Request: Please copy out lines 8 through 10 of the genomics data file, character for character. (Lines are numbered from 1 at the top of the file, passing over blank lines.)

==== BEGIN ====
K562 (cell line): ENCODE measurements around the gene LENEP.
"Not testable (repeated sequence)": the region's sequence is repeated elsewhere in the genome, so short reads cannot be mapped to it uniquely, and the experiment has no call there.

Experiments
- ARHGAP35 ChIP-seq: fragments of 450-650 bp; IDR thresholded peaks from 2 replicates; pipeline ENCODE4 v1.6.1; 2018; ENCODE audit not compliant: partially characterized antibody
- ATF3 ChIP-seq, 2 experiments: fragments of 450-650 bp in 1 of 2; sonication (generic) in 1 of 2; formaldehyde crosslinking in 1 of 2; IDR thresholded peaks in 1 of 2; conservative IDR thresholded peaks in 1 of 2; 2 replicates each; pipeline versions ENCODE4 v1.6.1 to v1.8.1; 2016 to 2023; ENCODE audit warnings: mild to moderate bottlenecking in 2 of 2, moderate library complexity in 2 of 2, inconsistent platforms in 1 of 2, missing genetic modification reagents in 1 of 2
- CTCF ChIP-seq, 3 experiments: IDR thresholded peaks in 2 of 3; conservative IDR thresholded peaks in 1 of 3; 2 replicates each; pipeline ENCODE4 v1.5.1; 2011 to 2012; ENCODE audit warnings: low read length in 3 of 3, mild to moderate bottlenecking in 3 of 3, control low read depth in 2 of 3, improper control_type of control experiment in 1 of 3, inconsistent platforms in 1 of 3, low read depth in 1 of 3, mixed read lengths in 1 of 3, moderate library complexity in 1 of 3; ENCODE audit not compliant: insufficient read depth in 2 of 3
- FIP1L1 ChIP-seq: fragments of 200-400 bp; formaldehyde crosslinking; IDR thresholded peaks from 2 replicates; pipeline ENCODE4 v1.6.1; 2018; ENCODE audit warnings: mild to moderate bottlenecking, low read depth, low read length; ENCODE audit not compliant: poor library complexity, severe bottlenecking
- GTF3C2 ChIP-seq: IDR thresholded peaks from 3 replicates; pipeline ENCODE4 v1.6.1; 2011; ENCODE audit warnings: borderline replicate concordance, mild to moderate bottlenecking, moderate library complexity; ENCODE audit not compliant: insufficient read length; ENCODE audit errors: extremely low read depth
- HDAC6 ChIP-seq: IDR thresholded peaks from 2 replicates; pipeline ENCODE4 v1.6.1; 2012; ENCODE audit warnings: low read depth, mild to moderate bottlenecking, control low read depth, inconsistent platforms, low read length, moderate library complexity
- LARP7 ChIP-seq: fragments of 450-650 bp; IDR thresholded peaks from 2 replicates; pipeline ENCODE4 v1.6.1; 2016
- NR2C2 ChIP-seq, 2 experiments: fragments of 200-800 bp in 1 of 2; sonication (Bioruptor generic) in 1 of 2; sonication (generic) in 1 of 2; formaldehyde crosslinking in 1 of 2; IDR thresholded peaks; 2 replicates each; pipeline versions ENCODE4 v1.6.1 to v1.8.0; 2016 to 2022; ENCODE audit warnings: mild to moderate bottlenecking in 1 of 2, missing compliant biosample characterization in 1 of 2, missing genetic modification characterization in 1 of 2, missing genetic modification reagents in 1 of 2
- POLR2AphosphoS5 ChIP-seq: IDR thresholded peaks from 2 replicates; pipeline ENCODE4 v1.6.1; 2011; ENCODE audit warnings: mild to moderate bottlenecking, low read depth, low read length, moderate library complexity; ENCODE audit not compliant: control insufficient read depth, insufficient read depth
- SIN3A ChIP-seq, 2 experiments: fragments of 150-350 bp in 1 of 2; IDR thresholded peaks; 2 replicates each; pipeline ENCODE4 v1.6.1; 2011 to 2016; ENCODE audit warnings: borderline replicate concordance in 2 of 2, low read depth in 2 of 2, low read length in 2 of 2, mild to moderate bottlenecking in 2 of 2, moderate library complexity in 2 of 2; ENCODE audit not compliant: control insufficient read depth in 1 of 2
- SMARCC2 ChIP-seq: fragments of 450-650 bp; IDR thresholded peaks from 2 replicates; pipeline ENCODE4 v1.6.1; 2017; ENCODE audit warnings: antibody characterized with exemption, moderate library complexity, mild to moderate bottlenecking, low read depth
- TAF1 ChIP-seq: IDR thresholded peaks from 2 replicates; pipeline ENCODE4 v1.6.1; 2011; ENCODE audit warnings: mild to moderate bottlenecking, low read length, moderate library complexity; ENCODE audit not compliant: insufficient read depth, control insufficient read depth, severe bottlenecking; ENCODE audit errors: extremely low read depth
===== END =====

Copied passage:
- GTF3C2 ChIP-seq: IDR thresholded peaks from 3 replicates; pipeline ENCODE4 v1.6.1; 2011; ENCODE audit warnings: borderline replicate concordance, mild to moderate bottlenecking, moderate library complexity; ENCODE audit not compliant: insufficient read length; ENCODE audit errors: extremely low read depth
- HDAC6 ChIP-seq: IDR thresholded peaks from 2 replicates; pipeline ENCODE4 v1.6.1; 2012; ENCODE audit warnings: low read depth, mild to moderate bottlenecking, control low read depth, inconsistent platforms, low read length, moderate library complexity
- LARP7 ChIP-seq: fragments of 450-650 bp; IDR thresholded peaks from 2 replicates; pipeline ENCODE4 v1.6.1; 2016